Tory's unveil 'recall elections' that will allow constituents to boot out scandal-hit MPs

Last updated at 23:52 29 February 2008

Tory leader David Cameron is determined to crack down on improperly behaved MPs

Tory leader David Cameron is determined to crack down on improperly behaved MPs

Voters would have the power to kick out sitting MPs who behave improperly under reforms proposed by the Tories.

With the backing of David Cameron, 27 of the party's MPs yesterday unveiled plans for U.S.-style "recall elections" which could remove scandal-hit politicians.

A fixed proportion of constituents could trigger a vote to eject their MP.

The proposal was seen as a thinly-veiled swipe at former Tory MP Derek Conway, who was thrown out of the party and suspended from the Commons for ten days after making payments from public funds to his student son Freddie.

Mr Conway, the MP for Old Bexley and Sidcup, will not stand down from Parliament until the next election, still an expected two years away.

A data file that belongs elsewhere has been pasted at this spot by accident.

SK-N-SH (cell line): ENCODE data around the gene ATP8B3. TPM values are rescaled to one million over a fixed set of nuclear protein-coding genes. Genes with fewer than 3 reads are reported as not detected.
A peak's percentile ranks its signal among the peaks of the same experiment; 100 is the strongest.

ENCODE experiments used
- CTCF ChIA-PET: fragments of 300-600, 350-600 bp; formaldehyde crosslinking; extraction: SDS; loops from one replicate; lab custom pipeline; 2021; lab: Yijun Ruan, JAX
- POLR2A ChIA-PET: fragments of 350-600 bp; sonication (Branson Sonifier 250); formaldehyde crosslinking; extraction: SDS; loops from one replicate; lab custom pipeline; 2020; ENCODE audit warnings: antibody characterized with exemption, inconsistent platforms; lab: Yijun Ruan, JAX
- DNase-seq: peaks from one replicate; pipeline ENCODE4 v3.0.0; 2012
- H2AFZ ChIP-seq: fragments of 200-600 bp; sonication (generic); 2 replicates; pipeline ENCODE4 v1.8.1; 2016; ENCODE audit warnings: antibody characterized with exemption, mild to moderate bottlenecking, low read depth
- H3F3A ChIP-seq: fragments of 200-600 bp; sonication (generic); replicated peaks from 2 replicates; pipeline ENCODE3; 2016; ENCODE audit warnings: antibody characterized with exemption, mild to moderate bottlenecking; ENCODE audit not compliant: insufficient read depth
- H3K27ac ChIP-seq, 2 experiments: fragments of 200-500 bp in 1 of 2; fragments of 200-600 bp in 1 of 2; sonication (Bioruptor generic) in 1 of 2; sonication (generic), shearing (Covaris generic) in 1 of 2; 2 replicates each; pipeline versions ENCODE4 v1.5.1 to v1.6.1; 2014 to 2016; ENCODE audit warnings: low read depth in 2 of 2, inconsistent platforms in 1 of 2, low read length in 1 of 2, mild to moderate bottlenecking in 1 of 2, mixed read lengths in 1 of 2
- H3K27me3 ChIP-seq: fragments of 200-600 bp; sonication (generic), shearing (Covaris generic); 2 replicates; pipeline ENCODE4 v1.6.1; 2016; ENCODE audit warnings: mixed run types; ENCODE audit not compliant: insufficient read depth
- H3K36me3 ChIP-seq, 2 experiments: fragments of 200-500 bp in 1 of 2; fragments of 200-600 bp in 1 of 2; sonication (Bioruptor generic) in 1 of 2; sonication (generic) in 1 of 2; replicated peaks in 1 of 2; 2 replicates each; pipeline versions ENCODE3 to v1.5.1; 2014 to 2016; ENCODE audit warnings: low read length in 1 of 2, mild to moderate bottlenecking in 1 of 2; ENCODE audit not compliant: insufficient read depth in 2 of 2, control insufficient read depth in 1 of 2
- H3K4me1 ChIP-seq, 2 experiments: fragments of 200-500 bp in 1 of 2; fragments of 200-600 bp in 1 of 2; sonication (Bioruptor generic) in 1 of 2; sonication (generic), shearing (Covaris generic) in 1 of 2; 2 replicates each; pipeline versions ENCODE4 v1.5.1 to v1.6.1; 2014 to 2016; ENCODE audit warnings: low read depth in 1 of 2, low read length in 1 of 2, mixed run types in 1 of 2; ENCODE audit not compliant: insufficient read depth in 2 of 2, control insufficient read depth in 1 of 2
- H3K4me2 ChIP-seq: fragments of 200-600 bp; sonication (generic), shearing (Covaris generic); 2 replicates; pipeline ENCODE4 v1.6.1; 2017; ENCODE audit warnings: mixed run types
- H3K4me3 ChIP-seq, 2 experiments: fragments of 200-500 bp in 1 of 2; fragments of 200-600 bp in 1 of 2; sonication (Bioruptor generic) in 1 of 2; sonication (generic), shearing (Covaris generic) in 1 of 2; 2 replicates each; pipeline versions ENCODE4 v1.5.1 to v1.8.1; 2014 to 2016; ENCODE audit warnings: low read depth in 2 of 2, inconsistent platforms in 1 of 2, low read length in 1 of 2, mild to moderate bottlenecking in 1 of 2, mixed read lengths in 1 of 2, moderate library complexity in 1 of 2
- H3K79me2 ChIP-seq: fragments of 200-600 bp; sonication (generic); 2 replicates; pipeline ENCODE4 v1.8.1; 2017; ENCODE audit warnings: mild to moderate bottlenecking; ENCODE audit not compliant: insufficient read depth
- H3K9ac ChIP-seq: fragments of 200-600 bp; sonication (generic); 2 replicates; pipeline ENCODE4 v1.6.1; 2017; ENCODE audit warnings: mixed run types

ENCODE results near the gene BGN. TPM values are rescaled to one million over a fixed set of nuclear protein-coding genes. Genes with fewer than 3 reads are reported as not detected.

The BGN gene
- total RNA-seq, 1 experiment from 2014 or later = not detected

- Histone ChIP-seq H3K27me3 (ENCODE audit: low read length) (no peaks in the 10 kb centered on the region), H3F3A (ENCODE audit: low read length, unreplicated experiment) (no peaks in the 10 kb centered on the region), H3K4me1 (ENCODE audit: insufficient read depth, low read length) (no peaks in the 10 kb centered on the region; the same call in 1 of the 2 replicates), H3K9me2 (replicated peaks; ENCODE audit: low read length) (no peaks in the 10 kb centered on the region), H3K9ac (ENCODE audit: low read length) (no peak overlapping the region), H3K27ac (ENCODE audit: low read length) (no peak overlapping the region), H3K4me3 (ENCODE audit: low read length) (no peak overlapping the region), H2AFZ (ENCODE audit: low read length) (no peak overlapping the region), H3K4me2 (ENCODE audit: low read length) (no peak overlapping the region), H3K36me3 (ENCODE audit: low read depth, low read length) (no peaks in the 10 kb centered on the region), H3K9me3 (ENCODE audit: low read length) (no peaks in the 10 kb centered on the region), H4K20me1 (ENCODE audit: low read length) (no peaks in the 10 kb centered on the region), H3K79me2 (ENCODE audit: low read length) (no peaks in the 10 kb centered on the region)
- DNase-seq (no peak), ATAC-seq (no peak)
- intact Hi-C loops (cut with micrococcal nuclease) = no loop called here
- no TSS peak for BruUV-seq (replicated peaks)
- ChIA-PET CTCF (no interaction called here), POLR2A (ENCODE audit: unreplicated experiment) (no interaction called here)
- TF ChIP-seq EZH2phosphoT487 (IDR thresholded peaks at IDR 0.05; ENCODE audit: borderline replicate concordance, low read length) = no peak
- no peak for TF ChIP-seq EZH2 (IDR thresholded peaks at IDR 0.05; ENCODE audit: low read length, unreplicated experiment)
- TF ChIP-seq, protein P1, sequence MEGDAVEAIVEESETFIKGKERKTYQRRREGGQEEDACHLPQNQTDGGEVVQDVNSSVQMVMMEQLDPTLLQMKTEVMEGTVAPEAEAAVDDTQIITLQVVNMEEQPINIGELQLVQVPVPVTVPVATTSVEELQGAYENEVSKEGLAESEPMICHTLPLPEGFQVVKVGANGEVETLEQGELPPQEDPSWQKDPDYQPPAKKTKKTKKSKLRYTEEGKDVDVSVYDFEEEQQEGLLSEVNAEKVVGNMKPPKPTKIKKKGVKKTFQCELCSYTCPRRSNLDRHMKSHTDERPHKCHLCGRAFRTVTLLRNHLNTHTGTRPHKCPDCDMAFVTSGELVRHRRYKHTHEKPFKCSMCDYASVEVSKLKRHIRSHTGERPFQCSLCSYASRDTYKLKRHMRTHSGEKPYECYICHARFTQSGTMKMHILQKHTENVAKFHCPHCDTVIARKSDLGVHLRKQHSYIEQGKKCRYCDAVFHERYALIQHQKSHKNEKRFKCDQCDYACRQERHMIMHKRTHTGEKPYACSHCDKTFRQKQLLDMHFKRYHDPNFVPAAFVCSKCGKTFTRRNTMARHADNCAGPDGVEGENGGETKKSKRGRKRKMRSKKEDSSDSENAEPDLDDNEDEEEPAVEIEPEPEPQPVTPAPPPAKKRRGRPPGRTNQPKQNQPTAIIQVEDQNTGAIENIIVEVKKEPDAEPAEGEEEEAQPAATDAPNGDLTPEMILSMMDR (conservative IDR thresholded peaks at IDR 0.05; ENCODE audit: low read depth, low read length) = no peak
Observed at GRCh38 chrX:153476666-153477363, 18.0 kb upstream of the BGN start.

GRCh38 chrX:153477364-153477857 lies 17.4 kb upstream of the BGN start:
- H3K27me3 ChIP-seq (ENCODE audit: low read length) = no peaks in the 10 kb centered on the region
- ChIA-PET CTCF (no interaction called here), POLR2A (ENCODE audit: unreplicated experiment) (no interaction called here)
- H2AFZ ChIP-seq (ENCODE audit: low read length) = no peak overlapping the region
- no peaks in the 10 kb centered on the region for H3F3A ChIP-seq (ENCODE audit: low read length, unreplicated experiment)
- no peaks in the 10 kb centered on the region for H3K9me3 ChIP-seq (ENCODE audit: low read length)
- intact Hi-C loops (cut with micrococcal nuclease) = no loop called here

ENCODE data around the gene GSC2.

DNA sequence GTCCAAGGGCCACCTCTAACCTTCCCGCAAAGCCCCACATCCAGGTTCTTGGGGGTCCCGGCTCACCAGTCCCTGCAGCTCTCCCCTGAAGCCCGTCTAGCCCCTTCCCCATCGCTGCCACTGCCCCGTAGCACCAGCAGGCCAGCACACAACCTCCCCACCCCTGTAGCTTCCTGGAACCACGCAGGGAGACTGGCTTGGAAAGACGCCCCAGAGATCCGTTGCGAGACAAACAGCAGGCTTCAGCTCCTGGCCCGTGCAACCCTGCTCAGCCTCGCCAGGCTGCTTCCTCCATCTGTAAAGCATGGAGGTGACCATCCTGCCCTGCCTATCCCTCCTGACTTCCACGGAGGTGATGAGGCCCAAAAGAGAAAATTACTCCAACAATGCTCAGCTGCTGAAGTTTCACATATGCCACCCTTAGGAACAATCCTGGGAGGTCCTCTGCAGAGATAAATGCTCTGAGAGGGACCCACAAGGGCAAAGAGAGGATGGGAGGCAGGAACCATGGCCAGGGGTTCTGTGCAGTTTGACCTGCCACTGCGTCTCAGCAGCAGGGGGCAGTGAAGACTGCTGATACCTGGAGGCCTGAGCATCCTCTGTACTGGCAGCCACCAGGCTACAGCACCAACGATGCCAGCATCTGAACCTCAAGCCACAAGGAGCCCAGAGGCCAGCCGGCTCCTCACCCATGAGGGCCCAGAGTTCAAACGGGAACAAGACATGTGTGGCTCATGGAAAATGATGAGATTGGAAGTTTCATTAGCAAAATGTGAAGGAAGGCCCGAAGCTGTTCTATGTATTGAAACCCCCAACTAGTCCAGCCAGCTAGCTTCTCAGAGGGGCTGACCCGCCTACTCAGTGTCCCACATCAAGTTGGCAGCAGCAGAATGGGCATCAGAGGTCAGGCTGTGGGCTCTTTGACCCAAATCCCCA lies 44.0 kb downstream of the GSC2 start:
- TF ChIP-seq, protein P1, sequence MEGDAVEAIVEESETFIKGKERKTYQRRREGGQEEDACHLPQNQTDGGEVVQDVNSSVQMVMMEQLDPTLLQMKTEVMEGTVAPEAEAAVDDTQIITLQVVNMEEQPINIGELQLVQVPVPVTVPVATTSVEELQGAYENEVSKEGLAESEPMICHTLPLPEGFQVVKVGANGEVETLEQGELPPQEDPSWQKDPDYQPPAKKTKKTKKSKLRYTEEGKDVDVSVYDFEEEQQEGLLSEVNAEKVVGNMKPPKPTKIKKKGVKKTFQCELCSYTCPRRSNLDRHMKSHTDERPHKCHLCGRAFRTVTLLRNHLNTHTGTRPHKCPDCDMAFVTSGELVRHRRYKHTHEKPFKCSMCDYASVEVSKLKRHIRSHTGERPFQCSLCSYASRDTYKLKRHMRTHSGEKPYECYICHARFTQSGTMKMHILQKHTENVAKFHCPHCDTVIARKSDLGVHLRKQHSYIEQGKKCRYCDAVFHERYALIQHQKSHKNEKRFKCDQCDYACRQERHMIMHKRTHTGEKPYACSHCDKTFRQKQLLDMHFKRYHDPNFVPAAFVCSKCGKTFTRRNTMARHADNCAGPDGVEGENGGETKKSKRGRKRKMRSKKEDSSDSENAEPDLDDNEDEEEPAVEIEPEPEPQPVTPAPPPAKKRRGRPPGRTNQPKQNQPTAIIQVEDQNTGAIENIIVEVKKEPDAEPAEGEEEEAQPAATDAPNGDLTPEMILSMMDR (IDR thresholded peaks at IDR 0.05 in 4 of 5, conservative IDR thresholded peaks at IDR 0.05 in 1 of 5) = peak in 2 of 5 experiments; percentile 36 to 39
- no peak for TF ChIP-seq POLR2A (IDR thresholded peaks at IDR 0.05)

He will earn about £120,000 in salary in that time.

The move is also designed to show the Conservatives want to restore trust in politics following sleaze allegations against MPs from all parties.

Disgrace: Tory MP Derek Conway was suspended from the Commons for ten days

The "recall election" proposal - similar to a system used in 18 U.S. states - came in a joint statement from MPs including frontbenchers Mike Penning, Maria Miller and Ed Vaizey.

One of those behind the move told the Mail there was "huge frustration" at the perception that politicians had their "snouts in the trough".

•LibDem leader Nick Clegg was rebuked by the Electoral Commission yesterday for failing to declare more than £14,000 of donations on time.

Although he had declared the six cash gifts to the Register of Members' Interests, Mr Clegg did not notify the commission within the 30 days required.

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